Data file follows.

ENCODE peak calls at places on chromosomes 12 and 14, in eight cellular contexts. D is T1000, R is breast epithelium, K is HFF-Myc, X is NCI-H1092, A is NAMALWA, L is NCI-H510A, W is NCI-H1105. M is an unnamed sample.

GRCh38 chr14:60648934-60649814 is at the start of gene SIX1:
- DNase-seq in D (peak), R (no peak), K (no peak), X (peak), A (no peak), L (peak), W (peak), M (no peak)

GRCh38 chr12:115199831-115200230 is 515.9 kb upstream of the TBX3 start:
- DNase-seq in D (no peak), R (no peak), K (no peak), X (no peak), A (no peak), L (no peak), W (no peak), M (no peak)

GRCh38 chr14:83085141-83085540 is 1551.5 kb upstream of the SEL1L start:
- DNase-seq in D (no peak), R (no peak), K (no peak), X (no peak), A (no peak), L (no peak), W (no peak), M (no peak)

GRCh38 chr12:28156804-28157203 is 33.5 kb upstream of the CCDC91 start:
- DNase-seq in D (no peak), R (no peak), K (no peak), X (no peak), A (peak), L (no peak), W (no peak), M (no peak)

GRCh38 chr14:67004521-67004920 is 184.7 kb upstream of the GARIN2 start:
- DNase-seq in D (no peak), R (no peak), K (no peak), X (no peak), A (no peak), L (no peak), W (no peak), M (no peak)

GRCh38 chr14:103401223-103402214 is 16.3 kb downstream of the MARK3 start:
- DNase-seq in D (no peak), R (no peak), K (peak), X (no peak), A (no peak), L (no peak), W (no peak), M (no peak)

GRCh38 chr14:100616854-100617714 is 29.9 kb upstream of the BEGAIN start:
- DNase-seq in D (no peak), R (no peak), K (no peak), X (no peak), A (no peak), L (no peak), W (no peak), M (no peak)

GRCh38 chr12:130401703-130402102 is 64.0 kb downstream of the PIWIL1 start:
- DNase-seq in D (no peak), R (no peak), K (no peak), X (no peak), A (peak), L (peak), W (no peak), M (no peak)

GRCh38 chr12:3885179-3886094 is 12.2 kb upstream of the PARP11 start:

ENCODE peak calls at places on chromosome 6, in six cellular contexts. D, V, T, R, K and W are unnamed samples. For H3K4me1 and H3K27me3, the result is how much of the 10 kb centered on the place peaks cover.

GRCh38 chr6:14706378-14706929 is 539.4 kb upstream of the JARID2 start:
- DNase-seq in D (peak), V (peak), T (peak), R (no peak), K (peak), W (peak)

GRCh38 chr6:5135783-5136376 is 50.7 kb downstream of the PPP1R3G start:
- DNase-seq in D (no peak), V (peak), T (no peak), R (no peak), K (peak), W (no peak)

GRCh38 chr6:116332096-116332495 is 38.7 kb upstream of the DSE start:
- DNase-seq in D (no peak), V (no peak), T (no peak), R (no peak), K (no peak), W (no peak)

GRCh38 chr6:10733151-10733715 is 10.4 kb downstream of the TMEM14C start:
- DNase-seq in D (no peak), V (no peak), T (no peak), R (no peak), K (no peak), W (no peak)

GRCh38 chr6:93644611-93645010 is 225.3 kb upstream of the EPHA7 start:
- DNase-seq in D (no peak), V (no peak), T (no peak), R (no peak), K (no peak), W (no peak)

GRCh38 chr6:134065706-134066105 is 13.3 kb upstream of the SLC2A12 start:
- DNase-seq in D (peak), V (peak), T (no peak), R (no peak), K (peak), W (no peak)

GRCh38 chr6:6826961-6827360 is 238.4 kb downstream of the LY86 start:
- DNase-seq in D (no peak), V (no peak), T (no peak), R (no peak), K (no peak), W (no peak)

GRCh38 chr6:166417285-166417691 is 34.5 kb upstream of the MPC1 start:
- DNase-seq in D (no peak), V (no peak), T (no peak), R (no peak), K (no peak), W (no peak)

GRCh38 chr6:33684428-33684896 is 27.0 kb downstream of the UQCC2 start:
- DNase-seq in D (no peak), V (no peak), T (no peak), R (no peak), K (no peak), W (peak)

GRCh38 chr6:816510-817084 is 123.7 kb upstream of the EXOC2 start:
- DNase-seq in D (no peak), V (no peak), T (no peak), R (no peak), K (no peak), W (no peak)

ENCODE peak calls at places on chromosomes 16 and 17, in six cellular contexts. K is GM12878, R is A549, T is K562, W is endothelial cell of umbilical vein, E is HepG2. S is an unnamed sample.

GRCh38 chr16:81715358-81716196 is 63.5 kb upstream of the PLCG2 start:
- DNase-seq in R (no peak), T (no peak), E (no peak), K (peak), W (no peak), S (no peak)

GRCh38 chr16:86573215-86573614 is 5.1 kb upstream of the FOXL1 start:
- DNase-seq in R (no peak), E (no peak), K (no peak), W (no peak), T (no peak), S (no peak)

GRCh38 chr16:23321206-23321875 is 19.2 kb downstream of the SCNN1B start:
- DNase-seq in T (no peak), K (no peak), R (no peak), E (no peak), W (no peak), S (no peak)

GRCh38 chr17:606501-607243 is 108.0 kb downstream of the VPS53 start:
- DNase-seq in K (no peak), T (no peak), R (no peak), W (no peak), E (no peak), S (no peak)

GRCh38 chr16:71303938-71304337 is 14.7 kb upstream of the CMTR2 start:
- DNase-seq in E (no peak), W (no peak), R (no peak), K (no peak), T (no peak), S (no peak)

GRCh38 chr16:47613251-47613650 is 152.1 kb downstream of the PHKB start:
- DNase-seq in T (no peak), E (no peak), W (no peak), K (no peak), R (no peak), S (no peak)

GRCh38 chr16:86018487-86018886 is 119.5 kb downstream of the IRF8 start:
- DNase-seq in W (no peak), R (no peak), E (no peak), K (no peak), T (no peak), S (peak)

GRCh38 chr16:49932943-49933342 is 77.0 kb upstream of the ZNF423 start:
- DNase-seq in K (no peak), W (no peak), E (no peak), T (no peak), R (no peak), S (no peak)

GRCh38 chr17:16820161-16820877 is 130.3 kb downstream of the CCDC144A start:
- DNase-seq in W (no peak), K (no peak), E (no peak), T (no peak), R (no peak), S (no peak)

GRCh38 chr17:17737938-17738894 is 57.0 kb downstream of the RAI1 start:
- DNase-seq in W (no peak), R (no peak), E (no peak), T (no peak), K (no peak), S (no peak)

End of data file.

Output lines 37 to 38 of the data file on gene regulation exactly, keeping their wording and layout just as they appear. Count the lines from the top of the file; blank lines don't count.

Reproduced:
- DNase-seq in D (no peak), V (no peak), T (no peak), R (no peak), K (no peak), W (peak)

GRCh38 chr6:816510-817084 is 123.7 kb upstream of the EXOC2 start: